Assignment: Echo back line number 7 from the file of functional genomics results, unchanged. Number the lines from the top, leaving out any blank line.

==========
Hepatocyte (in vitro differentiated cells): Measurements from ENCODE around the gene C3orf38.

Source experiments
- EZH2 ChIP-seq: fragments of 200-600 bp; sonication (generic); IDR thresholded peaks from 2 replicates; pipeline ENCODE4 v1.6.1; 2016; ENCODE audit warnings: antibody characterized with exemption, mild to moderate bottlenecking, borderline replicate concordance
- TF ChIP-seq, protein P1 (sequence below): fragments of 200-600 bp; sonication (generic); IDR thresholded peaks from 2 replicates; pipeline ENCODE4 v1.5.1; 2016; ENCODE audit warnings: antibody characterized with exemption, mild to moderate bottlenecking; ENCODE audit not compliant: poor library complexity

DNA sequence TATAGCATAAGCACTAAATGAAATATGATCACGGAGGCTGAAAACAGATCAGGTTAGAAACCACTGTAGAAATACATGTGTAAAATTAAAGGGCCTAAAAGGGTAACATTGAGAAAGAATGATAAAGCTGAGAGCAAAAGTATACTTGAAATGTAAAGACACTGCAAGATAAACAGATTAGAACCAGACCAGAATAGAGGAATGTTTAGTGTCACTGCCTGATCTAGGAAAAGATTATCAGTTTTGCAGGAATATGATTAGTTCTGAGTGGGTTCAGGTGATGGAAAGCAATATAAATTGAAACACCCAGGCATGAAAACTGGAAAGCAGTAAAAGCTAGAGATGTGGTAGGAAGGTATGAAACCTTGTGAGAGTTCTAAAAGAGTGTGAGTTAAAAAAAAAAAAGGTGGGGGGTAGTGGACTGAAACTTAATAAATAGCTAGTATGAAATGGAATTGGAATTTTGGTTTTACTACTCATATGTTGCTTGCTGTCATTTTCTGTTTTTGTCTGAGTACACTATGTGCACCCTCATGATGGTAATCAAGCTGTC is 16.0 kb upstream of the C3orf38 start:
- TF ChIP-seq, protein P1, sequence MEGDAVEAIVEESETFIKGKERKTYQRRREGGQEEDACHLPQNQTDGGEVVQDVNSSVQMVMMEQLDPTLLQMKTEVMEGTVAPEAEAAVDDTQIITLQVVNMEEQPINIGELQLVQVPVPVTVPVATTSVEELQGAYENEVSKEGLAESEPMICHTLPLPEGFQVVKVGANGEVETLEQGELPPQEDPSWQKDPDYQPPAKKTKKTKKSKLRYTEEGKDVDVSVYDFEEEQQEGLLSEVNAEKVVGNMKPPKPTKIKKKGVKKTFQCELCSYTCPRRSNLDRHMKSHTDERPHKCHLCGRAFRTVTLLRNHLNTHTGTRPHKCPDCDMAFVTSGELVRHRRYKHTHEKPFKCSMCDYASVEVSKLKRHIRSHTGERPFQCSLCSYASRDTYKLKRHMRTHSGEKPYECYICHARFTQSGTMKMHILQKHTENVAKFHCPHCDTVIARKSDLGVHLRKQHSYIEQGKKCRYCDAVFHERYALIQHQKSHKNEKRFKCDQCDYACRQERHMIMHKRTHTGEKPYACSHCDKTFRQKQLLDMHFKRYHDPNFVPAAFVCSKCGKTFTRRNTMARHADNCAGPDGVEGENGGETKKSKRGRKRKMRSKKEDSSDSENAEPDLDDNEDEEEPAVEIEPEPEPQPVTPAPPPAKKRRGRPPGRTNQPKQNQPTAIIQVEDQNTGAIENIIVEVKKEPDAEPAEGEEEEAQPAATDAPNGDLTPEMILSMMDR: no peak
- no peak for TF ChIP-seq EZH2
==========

- no peak for TF ChIP-seq EZH2